Faust - Johann Wolfgang von Goethe
THE boy, Goethe, was a precocious youngster. At the early age of eight he had already acquired some knowledge of Greek, Latin,
French and Italian. He had likewise acquired from his mother the knack of story telling; and from a toy puppet show in his nursery his
first interest in the stage.

Goethe's early education was somewhat irregular and informal, and already he was marked by that apparent feeling of superiority that
stayed by him throughout his life. When he was about 16 he was sent to Leipzig, ostensibly to study law. He apparently studied more
life than law and put in his time expressing his reactions through some form of writing. On at least two occasions, this form was

Finally, in 1770 Goethe went to Strasbourg, this time really intent on passing his preliminary examinations in law, and with the
somewhat more frivolous ambition of learning to dance. Along with his study of law, he studied art, music, anatomy and chemistry. A
strong friendship with the writer, Herder, was likewise no part of Goethe's experience at this time, a contact which was of considerable
importance in these formative years.

In 1771 Goethe returned to Frankfurt, nominally to practice law, but he was soon deep in work on what was to be his first dramatic
success, Götz von Berlichingen. While this was actually the story of a robber baron of the 16th century it really represented Goethe's
youthful protest against the established order and his demand for intellectual freedom. Its success made its hitherto unknown author
the literary leader of Germany.

Goethe's invitation in 1775 to the court of Duke Karl August at Weimar was a turning point in the literary life of Germany. He became
manager of the Court Theater, and interested himself in various other activities, so that for a period of some ten years not much actual
writing was done.

The writing of Faust, however, that best known of Goethe's works, extended over practically the whole of Goethe's literary life, a period of
57 years. It was finally finished when Goethe was 81. Faust is in reality a dramatic poem rather than a piece for the stage. While based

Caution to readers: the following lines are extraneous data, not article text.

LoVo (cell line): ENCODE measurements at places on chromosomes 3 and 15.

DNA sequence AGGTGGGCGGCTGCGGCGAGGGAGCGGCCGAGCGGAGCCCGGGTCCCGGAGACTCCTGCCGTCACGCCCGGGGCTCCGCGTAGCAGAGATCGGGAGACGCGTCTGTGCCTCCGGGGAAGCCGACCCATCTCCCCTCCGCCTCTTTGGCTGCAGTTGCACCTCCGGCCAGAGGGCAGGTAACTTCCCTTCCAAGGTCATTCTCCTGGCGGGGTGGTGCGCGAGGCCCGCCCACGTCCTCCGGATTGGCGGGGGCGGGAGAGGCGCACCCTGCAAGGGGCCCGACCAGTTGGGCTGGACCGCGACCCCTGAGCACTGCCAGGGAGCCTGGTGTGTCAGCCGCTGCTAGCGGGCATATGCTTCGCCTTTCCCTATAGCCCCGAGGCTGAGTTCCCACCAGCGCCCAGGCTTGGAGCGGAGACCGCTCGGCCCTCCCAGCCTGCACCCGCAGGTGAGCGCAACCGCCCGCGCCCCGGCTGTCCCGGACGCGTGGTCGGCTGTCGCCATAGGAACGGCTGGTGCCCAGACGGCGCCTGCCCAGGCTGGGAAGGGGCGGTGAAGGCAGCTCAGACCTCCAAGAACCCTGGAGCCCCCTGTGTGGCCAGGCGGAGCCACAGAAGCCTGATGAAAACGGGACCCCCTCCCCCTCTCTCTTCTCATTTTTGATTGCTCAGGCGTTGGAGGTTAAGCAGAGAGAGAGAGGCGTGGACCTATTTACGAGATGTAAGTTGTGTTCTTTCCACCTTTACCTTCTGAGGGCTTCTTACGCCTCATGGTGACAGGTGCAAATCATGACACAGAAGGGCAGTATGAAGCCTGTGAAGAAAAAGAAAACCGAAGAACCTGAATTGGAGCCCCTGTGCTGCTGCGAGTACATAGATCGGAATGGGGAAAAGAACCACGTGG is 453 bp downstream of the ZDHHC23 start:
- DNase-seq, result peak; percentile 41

on the same legend as Marlowe's Dr. Faustus, it far transcends both its legendary source and the English play. The latter is little more
than a Morality illustrating the punishment of sin; Goethe's work is a drama of redemption.
There is a greater variety of restaurants in Leipzig than ever before: all tastes are catered for, offering everything from local dishes to,
Chinese, Italian and American Since 1990, the number of restaurants has risen from 174 to 400. If all cafés and restaurants eateries
are included in the count, from the Nobel Restaurant to ice-cream parlours, there are 900 to choose from, many of which are located in
the city centre or along the so-called “Südmeile” or “Southern Mile”.

Leipzig’s restaurants includes famous names such as the "Auerbach’s Keller" which was the setting for a scene from Goethe’s "Faust"
and "Zum Arabischen Coffebaum", where Goethe, Lessing, Wagner and Schumann drank their "Scheelchen Heeßen" (a type of coffee
which is special to Saxony).

There are too many Restaurants to mention. If you want cheap food I would recommend any of them in the central area of the town, just
up from the Sixtina.

I get quite a few people asking about the vegi / vegan option in Leipzig / Germany, and whilst there are not as many options as there are
in the UK there are at least a number of places that you can go for a good vegi / vegan meal (see below).